Our HSG London Alumni team has been looking into day-to-day trading at the London Metal Exchange. Diana Buraka (second left) met one of our HSG Alumni board members, Marko Kusigerski (first left), who works at the LME and shares his experiences at the oldest open-outcry Metal Exchange.

We got a unique insight into the essential processes at the London Metal Exchange from a privileged insider tour by one of our Alumni members.

For all those new to this subject, London Metal Exchange is the largest market in the world in metal options and futures, and it is central to official price setting. It is also, the only remaining ‘old fashioned’ exchange that still practices the ‘open-outcry’ way of trading. Each metal listed on the LME is traded individually in a short five-minute ring trading session and its outcome determines the official price worldwide! In 2012 LME was sold to Hong Exchange for £1.4 billion and currently it is looking into further expansion in China.

To our great fascination, we observed life trading sessions for zinc, copper and aluminum. The tactics of the ring trading resembled a heated parliamentary debate between the MPs, where ten exclusive members of ring were shouting out their last moment bid, accompanied by some energetic coded gestures that would outdo any fierce debate of two gesticulating Italians. The highlight of the short five-minute trading session for aluminum was at the very last minute, since every member hopes to get the last bid advantage. The whole process looks quite archaic and it hasn’t changed for the last hundred years. The ring proclaims the rule of gentleman, which means, styling yourself to something more extravagant than a conservative dark suit and tie will result in a hefty fine. During the ring session traders aren’t permitted to access any digital devises like phones or even digital watches, so, the only arsenal they have to their means is pen and paper, which brings me to memories of my final exam at the university of St. Gallen.  Don’t get me wrong, not all of them are Swiss, but most of them are wearing Swiss watch, that they tune every morning to the perfect clock hanging above the trading ring. This obsession with the time-precision is beyond my time-management comprehension, but for the traders it is second nature, since every second can result into a ‘rugs to riches’ story. Pursuing a career of a trader and becoming familiar with the secret coded gestures and verbal messages is something that one starts from infanthood. Sadly, I missed my chance…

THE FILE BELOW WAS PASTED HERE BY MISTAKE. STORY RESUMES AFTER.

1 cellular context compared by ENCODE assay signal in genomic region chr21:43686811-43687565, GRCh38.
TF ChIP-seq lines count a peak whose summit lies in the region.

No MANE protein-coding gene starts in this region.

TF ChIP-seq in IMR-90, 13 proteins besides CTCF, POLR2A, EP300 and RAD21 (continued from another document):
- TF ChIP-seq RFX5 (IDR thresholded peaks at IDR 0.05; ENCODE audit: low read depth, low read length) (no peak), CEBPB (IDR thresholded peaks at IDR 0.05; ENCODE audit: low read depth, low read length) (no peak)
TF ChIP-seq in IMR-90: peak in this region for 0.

Eventually the bell marked the end of the official morning session and the heated activity in the ring diffused in a matter of seconds. We caught ourselves still holding our breath for the last five-minutes following the intensity of the trading battle. When the spectacular show was over, we made a group photo with relatively relaxed faces. It was time to thank Marko for an insightful tour at the LME and return to our offices.




Rolls-Royce experience in the world of the Russian Art

Hosting a private evening for Rolls-Royce at Sotheby’s Auction House in London. Rolls-Royce experience in the world of the Russian Art including works of Konstantin Makovsky, Boris Kustodiev and Ilya Mashkov. To support the idea of the Russian Socialist Realism movement, I joined the numbers of Russian women depicted in RED ;-). Though, unlike the Socialist Realism artists, glorifying the working class, today I celebrate the true Perl of the Capitalism in its purest form and the decadence of the Russian Elite in the name of the most luxurious brand of the century! J

Diana Buraka: Hosting Rolls-Royce event at Sotheby's

Diana Buraka: Hosting Rolls-Royce event at Sotheby’s

Russian Art


Fund Forum International 2013

Off to Zurich for the Rothschild Investors Summer Academy this Thursday. Next week exploring the latest on financial markets at the Fund Forum International 2013 in Monaco.